Stay safe on the Fourth of July and avoid being one of the hundreds sent to them emergency room with an injury from a firework.
Leading up to the 4th of July, hundreds of people will visit the emergency room with injuries from fireworks. Hands and fingers account for the most injuries, 46 percent, with sparklers being the single most injury-prone firework according to U.S. Consumer Product Safety Commission.
While injures from fireworks are common, a few simple safety tips can prevent trips to the emergency room on this 4th of July.
Know your fireworks
Make sure you read the warning labels and performance descriptions before igniting. As fireworks can be redesigned from year to year, what performed one way last year might perform differently this year.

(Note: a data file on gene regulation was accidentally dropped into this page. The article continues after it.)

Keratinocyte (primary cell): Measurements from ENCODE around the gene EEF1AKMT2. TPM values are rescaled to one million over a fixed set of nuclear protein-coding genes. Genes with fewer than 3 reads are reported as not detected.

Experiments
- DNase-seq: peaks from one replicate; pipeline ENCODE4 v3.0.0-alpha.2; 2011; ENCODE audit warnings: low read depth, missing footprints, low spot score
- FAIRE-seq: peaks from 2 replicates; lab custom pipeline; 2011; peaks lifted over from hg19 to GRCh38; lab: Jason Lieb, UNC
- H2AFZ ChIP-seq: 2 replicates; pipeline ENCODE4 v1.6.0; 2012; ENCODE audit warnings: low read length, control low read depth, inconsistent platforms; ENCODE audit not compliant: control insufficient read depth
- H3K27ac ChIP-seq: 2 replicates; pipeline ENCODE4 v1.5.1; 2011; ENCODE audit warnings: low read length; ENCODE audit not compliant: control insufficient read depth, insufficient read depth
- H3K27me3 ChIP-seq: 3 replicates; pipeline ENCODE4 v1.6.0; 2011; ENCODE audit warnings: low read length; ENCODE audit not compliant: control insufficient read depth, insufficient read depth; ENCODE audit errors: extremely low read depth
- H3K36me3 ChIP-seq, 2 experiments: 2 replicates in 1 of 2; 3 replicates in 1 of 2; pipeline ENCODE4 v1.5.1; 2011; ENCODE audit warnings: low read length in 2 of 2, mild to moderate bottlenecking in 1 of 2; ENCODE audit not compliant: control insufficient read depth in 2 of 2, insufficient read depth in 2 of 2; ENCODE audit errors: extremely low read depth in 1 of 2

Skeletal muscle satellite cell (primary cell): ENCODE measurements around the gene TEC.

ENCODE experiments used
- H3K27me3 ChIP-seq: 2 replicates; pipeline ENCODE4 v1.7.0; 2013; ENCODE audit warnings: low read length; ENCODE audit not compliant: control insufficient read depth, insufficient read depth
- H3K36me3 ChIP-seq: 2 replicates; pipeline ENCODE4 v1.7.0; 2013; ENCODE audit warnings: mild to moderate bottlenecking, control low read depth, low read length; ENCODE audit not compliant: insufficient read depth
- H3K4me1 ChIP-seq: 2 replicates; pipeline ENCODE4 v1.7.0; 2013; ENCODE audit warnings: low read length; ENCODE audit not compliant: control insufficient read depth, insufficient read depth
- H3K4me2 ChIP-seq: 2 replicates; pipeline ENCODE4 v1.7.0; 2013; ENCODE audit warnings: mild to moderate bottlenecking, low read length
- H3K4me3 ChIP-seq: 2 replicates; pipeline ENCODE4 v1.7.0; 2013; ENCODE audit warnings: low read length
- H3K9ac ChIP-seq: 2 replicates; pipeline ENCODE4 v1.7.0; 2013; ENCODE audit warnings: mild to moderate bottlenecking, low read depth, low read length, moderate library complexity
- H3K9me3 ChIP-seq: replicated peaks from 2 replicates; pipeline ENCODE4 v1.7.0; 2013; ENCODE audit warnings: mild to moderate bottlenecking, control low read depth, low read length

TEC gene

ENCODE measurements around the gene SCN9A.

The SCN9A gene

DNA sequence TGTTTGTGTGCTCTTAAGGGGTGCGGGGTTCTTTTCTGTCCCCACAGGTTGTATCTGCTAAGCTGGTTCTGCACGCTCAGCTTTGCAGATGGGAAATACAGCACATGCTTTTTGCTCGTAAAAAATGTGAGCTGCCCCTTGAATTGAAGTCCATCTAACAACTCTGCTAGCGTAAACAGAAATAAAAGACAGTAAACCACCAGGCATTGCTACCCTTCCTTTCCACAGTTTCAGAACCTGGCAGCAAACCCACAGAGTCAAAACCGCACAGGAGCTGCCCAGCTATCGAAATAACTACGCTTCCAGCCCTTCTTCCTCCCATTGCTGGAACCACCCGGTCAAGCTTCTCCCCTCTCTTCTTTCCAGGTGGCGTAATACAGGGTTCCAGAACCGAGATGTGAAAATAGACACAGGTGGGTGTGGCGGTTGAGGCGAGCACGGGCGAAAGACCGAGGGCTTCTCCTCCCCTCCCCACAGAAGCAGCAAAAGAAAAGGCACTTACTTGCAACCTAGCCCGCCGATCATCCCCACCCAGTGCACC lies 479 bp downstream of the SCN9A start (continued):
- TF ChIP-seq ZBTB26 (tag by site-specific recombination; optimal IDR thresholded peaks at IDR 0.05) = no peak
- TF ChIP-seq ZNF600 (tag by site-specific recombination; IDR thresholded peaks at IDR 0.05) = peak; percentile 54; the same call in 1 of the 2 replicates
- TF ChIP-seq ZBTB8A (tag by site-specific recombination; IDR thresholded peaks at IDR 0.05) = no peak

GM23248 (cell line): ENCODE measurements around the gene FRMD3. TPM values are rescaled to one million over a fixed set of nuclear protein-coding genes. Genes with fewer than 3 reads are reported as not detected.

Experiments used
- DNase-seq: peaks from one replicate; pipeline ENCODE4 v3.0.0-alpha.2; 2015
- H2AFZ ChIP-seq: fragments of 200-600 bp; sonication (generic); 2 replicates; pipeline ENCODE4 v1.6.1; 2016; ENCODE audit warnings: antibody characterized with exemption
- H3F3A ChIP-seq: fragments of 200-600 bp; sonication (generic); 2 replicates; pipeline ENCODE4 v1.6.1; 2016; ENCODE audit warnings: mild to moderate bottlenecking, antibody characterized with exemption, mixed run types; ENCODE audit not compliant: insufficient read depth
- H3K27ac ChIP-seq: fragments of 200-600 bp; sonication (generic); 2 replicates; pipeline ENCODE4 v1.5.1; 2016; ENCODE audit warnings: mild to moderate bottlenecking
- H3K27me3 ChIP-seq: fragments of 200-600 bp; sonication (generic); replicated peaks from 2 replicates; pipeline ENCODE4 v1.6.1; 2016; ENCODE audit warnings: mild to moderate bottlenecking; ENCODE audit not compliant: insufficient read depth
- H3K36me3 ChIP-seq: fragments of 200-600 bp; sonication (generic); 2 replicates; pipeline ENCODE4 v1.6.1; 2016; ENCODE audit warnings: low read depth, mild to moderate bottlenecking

Have a designated shooter
For family shows, have one person designated to light and fire your night fireworks. Also, make sure spectators are a safe distance away from the show.
Have parental supervision
Parents and caretakers should always closely supervise teens if they are using fireworks and should not allow young children to handle or use fireworks, including sparklers.
Don't relight the "duds"
Never try to relight a “dud” firework. Wait 20 minutes before touching the firework and then soak it in a bucket of water.
After the fun has passed, soak spent fireworks with water before throwing them away outside.
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